At Kentucky Wildcats men's basketball games, not all the inspiration is found on the playing floor.
If you look into the Rupp Arena stands at most UK contests, you will find Ethel McBrayer. Which is pretty darned impressive when you consider she was born in 1914.
Ethel is 96.
"If my luck holds, I'll be 97 on Feb. 11," she said Tuesday.
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Before almost every Cats game, a family member will drop by Ethel's apartment in the Friendship Towers of the Sayre Christian Village — "retirement living for the independent senior," the promotional material says — and take her to Rupp.
"My mom is a Big Blue fan," says Terry McBrayer, the Lexington attorney who has long been prominent in Democratic state politics. "She may be 96, but she's up to date. She knows all about the team."
Talk to her, you'll see Ethel is as current on the Cats as Tom Leach.
Her best-liked Wildcat of recent vintage is Patrick Patterson "because I like the way he conducted himself," she says. She admired John Wall "because he overcame a lot in his life, had a hard row."
Ethel hasn't yet settled on a favorite player on the current Kentucky team, though Brandon Knight and Darius Miller are leading the consideration.
Later in conversation, Ethel noted, maybe with just a hint of UK-fan glee, that Tennessee's Bruce Pearl "had gotten himself in a bit of trouble" with the NCAA.
When the action gets hot in Rupp, does Ethel boo the refs, yell at the visiting coach or generally lose her head as so many basketball fans do?
"Honey," she says, "I try to act like a lady, let's put it like that."
Sportsmanship is important to Ethel. That goes back to her background as an elementary and high school educator. She was shattering glass ceilings decades before anyone had coined the term.
After she graduated high school, Ethel attended the school now known as Morehead State for one year before she says her dad decided to stop funding her education.
She married Ward McBrayer, gave birth to three children (in order, daughter Phyllis; son Terry; daughter Judy) and faced the challenge of supporting her young family when her husband went off to World War II.
It was only after all that she got a chance to resume her college studies at Marshall. After graduating, Ethel became a school teacher and, then, an administrator. Eventually, she wound up as the principal at the Greenup High School.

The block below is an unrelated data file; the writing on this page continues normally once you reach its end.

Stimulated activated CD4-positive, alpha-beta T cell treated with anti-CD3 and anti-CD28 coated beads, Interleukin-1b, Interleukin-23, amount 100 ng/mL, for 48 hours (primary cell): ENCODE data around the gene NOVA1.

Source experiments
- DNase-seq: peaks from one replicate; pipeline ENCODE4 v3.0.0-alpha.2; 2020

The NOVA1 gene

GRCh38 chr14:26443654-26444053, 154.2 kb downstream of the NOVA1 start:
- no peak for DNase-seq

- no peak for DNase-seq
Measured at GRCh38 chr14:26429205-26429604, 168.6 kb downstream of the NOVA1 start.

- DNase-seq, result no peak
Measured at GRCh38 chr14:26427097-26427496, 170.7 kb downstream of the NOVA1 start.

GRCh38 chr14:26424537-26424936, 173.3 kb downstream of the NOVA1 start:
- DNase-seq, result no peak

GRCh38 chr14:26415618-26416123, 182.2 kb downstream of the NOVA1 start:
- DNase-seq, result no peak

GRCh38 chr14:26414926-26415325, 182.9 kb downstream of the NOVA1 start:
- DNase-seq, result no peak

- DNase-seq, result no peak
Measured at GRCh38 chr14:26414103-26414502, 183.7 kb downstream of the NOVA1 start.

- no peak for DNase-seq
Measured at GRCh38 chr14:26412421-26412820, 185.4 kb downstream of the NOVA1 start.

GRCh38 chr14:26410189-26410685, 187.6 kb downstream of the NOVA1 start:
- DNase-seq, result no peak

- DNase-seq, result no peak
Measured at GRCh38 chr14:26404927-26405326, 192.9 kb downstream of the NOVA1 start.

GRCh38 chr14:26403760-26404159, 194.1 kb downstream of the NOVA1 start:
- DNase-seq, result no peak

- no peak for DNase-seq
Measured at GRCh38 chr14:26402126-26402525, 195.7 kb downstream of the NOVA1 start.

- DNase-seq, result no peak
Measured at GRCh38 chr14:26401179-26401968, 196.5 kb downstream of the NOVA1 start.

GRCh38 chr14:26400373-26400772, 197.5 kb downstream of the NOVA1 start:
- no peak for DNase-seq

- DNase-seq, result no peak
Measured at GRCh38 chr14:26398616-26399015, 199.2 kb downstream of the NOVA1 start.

"Honey, in high school, I was the only woman (principal)," Ethel says. "I am used to battling men."
One of Ethel's fights was getting the students who represented her school to do it in the way she thought was proper.
"I wouldn't let the student body boo," she says. "I tried to teach sportsmanship. I look at a lot of what goes on at the UK games now. I just shake my head."
By the 1970s, Terry McBrayer had formed a close friendship with the then-UK basketball coach, Joe B. Hall.
Back then, Ethel and Ward had begun to spend some of their winters in Florida.
Long before there was an ESPN or an Internet to shrink the sports world, they would get out a transistor radio and traverse the Florida countryside looking for a spot where they could hear Cawood Ledford calling the Cats over the 50,000-watt AM radio signal of WHAS.
Once on his post-game radio show, Hall made reference to "Ethel McBrayer in Florida holding a radio upside down on a beach" so she could hear the game.
"That thrilled her to death," Terry McBrayer said.
Over the decades, Ethel has dealt with her share of life's losses. After 45 years of marriage, Ward died in 1978. The couple's oldest daughter, Phyllis Smith, also passed away a few years back.
Coming to UK games has been a constant form of escape. After Ward passed, Ethel and her sister would come down I-64 from Green-up to watch the Cats.
Even after her sibling stopped coming, Ethel still came. "I never had any trouble getting somebody to bring me down here for the games. So many of them were students I'd had in school," she said.
Some four-and-a-half years ago, Ethel moved to Lexington. At least now, there are no more late-night trips home on the interstate after games in Rupp.
I asked Ethel how long she'd had UK tickets. "Honey, I don't even know," she said. "I've had them a long time."
"If I'm lucky, I hope I'll have them a good while more," she said.
On Christmas Eve, 2010, here's my wish to Santa: When I'm 96, I want to be just like Ethel McBrayer.